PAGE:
While algorithmic management has many positive features in terms of efficiency and overall economic growth, algorithms are often not designed to consider unforeseen occurrences or disruptions. Many times, workers are left with the burden to prove that disruptions outside their control took place which caused a delay in completing a task. Platforms often do not offer easy reporting structures for workers, but usually follow rigid pay-out structures with insufficient redress mechanisms. Sometimes, algorithms can make mistakes even when developed and deployed with the ebay intentions. In other words, algorithms are sometimes unable to factor in the complexity of workers’ lives while making decisions for them.


How to algorithm – Let’s talk policy

Algorithms are a great attainment of the digital transformation, and they are here to stay. The use of algorithms for automated decision-making and management is already an essential feature in many industries, however, there are still many negative or unintended consequences as legal frameworks addressing the design and use of algorithms are still rare. To lift the potentials while mitigating risks of algorithms, policy makers must explore different policy options tackling algorithms’ complex nature.

The first step starts with the food of algorithms – data. The European Union’s GDPR and data protection laws in some other jurisdictions give people the right to an explanation when decisions are made by automated systems. Workers can and have used these provisions to challenge unilateral algorithmic management by platforms. Workers and Unions have also sought to use data protection provisions to get access to their data collected and used by algorithms, and to compel platforms to let workers hold their own data in a data trust. However, governments need to make it easier for workers to examine the data that the platform holds about them to decrease power imbalances.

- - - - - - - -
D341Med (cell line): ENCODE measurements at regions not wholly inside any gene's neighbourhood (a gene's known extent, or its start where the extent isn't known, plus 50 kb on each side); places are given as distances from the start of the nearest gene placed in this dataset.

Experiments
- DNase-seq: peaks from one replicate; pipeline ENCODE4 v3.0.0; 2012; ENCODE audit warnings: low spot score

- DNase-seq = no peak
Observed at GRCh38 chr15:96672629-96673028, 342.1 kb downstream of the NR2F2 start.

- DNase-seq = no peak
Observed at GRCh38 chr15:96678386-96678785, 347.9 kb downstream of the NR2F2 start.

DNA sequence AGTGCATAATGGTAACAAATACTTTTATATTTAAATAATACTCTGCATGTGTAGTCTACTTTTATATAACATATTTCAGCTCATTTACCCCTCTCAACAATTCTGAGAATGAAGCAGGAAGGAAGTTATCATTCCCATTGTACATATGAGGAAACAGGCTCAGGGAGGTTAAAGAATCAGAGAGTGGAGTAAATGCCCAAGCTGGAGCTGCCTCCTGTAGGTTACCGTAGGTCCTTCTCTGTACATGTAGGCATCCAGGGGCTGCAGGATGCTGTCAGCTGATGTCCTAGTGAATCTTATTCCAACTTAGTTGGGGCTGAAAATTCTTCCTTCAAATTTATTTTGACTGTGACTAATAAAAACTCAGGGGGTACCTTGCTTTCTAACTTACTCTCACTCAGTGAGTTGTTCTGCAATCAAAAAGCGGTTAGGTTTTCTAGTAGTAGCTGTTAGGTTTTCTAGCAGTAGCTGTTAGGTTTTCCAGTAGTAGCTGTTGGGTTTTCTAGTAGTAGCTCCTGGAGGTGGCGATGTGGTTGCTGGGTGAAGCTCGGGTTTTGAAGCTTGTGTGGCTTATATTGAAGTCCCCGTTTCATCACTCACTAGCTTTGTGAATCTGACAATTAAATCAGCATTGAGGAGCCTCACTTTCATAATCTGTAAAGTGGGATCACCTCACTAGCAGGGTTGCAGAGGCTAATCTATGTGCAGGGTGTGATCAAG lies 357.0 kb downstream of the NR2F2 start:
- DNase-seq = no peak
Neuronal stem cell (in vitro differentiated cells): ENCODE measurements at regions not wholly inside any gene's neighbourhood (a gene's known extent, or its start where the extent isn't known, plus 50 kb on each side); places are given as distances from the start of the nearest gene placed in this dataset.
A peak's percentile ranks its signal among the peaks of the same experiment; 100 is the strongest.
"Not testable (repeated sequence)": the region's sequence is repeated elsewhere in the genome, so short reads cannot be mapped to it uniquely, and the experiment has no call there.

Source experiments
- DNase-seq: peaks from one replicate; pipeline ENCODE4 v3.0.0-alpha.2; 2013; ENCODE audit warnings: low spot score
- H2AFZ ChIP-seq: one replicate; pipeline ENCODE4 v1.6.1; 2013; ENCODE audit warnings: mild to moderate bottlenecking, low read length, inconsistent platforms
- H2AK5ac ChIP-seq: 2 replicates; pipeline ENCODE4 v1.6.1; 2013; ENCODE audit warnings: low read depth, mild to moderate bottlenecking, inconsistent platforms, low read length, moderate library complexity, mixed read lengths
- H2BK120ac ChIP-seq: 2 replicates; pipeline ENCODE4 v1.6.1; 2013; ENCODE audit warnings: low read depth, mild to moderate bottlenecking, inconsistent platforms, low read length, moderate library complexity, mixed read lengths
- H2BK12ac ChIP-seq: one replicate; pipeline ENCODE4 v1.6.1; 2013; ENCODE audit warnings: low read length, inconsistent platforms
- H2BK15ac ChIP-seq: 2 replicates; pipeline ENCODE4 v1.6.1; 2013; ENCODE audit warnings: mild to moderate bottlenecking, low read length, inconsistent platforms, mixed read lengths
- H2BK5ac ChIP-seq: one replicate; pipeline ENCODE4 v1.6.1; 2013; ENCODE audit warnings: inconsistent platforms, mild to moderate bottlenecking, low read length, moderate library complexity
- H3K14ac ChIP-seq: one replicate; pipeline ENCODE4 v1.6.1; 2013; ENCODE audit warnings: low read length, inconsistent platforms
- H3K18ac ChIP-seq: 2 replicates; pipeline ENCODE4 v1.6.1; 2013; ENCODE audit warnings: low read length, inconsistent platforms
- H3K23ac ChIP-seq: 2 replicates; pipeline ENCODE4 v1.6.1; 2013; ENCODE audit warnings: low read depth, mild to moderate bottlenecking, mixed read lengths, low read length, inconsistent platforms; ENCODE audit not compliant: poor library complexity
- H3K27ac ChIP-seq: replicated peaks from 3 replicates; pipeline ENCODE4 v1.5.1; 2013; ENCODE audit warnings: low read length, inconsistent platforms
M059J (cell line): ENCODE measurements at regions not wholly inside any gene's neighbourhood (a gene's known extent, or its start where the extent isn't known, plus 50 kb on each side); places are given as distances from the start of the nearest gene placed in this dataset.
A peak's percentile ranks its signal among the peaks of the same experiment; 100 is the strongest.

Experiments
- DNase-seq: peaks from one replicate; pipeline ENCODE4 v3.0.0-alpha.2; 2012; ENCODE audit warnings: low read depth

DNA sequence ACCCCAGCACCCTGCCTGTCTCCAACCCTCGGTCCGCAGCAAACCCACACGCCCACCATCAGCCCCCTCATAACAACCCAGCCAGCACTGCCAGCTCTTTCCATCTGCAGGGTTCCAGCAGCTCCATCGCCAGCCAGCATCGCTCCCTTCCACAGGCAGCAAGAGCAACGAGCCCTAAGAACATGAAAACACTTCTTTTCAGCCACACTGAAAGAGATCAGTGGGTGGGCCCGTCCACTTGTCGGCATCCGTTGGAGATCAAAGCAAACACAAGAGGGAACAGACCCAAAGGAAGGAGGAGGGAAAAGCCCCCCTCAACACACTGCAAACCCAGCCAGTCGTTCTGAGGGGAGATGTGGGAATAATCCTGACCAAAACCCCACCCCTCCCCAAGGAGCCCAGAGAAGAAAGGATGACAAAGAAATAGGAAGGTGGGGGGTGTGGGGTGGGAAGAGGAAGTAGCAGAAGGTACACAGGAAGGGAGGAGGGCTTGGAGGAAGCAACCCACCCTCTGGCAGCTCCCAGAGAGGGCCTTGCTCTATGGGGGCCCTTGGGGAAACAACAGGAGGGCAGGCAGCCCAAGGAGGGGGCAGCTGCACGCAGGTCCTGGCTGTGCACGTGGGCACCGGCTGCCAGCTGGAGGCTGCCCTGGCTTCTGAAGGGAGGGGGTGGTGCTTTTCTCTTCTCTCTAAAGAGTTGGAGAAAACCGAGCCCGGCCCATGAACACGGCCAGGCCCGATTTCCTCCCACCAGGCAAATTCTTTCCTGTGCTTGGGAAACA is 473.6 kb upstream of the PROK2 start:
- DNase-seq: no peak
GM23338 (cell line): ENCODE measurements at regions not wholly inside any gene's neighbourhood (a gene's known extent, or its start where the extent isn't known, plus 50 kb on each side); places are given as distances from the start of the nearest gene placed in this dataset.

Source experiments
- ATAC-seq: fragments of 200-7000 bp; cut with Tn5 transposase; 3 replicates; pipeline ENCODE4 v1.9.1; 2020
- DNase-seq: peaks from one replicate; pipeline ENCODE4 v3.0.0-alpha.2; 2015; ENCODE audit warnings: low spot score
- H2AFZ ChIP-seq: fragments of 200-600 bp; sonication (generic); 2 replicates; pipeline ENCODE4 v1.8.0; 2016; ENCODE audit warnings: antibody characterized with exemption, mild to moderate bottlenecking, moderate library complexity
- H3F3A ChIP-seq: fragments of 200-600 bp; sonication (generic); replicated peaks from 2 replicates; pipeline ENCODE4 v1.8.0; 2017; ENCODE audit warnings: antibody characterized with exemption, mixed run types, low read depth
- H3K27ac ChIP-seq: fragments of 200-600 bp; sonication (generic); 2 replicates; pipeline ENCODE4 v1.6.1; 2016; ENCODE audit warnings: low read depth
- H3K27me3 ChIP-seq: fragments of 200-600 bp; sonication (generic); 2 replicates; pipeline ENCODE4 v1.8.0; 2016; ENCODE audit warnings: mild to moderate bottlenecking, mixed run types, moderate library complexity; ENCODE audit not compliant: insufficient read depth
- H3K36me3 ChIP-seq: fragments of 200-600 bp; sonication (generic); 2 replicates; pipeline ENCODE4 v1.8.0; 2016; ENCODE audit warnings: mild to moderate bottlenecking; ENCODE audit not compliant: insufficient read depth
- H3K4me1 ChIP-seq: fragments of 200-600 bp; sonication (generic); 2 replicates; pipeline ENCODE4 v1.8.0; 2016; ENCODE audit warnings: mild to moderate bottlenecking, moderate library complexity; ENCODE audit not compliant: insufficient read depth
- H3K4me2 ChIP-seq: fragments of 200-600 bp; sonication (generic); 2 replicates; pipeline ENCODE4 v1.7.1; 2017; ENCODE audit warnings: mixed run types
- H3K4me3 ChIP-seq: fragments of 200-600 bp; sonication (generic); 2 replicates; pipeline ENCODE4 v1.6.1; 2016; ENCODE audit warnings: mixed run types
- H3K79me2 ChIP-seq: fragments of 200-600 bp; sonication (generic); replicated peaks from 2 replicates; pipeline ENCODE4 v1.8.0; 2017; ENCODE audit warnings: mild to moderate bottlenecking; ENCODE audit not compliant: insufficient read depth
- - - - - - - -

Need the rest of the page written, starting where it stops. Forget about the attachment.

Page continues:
Yet, more needs to be done to ensure that workers are not harmed by algorithmic management in the first place. Algorithmic transparency mandates can go a long way in helping workers understand the inputs and goals of an algorithm. In addition, governments can also mandate that algorithms must follow certain standards and meet given performance requirements as a sort of ethical/fair-by-design approach. For those algorithms already in place as well as for the operation phase of all algorithms, different mechanisms are needed. Algorithmic audits are one such mechanism. The government or a third party should have the right to audit the performance of algorithms for legal and ethical considerations to ensure accountability and transparency. The Fairwork Network for example provides a set of principles, that can help guide policymakers and platforms in adopting fair and ethical practices for deploying algorithms and AI at the workplace.

Many different policy options and pathways exist. However, there is no simple one-size-fits-all solution. Answers to data ownership and protection as well as the desired level of transparency and intervention thresholds will depend significantly on the dialogue between all parties involved as well as national socio-political considerations. While many initiatives already exist and  various stakeholders have started pushing for fair and ethical algorithmic management, we still have a long way ahead.

Supporting policy stakeholders, platforms, and workers toward fair and ethical algorithmic management, the GIZ’s Gig Economy Initiative is designing different activities. As part of trainings for workers and policy stakeholders, the Initiative informs on the use and effect of data and algorithms. Additionally, a workshop series aims to raise awareness regarding issues surrounding algorithmic management among intermediary organisations. This summer, the first pilot will launch together with the Friedrich-Ebert-Stiftung and focus on Trade Unions in Kenya.